How to Pattern Crappie During Fall Conditions

How to Pattern Crappie During Fall Conditions

September 22, 2020

How to Pattern Crappie During Fall Conditions

By Phillip Gentry


With Fall on the horizon, it is hard not to look back on the year 2020, at least from a fishing perspective, as the year of rapidly changing water conditions.

Crappie are as easily influenced by changing water conditions as any other freshwater species. Veteran anglers can gauge what effects changing water conditions and temperatures will do to crappie fishing patterns and adjust keep them on the fish.

The B’n’M pro-staff was more than happy to share some of their insights on how Fall conditions affect crappie fishing.

Look for Tree-Lined Creek Channels

B’n’M pro staffer John Harrison said one of his favorite go-to locations when water starts rapidly rising or falling during the fall is creek channels that have cover right in the edge of the water.

“There’s a lot of crappie that can be caught around those green iron wood bushes, especially during the late summer and early fall. Crappie come in here because they provide shade, cover, and a good place to ambush bait. The overhead shade will make this water just a little bit cooler and that helps draw the fish in,” he said.

Guide John Harrison said creek channels lined with green timber are great go-to spots in the fall.

Even when the water depth is changing, Harrison said crappie will still gravitate to this type of cover.

“That’s part of the secret too,” he said. “When the water is up, these bushes will have 12 to 14 feet of water under them. During the winter draw down these bushes will mostly out of the water. That keeps them alive and green through the rest of the year but that back and forth movement also washes out the roots a good bit and provides a great place for crappie to hold.”

Work Shallow Water Stump Flats

When the weather and water turn cooler, All-Seasons crappie guide Kyle Schoenherr can be found in the upper thirds of his Ohio home lakes, particularly Rend, which is noted for the amount of standing and submerged timber littering the edges of creek channels and scattered about over shallow flats.

“A lot of anglers would think twice about putting 16 hooks in the water and trolling into that mess,” said Schoenherr, “but that’s where the crappie are this time of year, so that’s where you need to be fishing.”

Schoenherr does not just go in blind. Like a seasoned deer hunter, the B’n’M pro-staffer spends plenty of time scouting, both before and during his fishing trips and he says it is imperative to play the wind in his favor.

Kyle Schoenherr tight lines deep in the cover when his Ohio crappie respond to fall conditions.

“Wind direction plays a big part,” he said. “Three straight days of wind from the same direction will stack baitfish up on the side of the flats on the windy side. The wind can make fishing hectic, but you have to learn to rely on it for boat control.”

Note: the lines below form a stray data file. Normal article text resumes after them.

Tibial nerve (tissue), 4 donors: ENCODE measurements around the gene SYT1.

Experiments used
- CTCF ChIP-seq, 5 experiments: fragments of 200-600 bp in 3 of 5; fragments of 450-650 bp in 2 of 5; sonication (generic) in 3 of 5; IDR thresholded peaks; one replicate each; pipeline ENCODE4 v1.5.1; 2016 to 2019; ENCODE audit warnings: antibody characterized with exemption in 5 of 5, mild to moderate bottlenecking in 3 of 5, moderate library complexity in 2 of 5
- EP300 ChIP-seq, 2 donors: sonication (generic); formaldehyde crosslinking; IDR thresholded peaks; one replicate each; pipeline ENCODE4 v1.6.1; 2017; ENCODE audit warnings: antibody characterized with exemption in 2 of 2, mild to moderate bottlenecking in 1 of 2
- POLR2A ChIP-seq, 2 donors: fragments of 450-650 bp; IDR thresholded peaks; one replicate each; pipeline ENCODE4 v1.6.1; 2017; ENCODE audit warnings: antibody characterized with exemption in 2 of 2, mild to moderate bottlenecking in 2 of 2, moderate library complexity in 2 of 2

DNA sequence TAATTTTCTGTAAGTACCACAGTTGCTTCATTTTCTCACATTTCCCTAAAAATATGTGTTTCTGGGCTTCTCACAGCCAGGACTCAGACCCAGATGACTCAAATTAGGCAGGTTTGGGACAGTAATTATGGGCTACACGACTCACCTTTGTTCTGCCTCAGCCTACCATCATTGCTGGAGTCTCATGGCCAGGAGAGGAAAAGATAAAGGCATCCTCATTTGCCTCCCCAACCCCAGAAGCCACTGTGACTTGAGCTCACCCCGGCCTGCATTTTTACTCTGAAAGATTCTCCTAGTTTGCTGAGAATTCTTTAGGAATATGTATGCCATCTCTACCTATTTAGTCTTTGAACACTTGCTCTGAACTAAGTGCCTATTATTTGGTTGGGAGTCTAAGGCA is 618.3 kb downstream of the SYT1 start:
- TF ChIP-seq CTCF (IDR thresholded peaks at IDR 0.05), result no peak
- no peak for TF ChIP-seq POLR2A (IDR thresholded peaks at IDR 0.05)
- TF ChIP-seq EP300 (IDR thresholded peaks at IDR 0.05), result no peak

Rather than just go with the wind, which gives the boater no control, Schoenherr will ease the boat into the back of the flat and then drop the trolling motor and push into the wind.

“Trolling in this sense really isn’t trolling,” said Schoenherr. “I can’t tell you a speed and say go point x miles per hour. It’s really a controlled drift, using the trolling motor to ease the lines into and over the edges of the submerged timber and letting the wind push you back off.”

Catch Them Retreating

Weiss Lake/Neely Henry, AL crappie fishing guide and B’n’M pro-staffer Carlton Teague will leave the shallow water boat docks he’s been fishing and head out to the edge of the main channel to intercept crappie on the retreat from the shallows as water starts to recede.

“Crappie will start to move out into deeper water once the water temperatures get below 70. By then, the thermoclines are gone and there is better oxygenated water through the whole depth range,” said Teague. “That’s also about the same time the water authority will start dropping the water levels.”

Weiss Lake guide Carlton Teague said crappie anglers should watch for crappie retreating from summer haunts once conditions change in the fall.

Teague puts away his single pole that he has been working the docks with and puts out his tight lining rods and starts working the edges of the main channel.

“One thing most people don’t understand about Weiss is how much the water level fluctuates between normal and winter pools,” he said. “Neely Henry may vary by less than a foot across an entire year. On Weiss, the normal pool elevation is 564. By late December, Weiss will be at the lowest of the year. That is a drop of around 6 feet. Losing 6 feet out of Lake Weiss is a lot.”

Teague said the best locations to tight line are along the edges of the main Coosa channel and a few of the major creek arms that also have deeper water in them.

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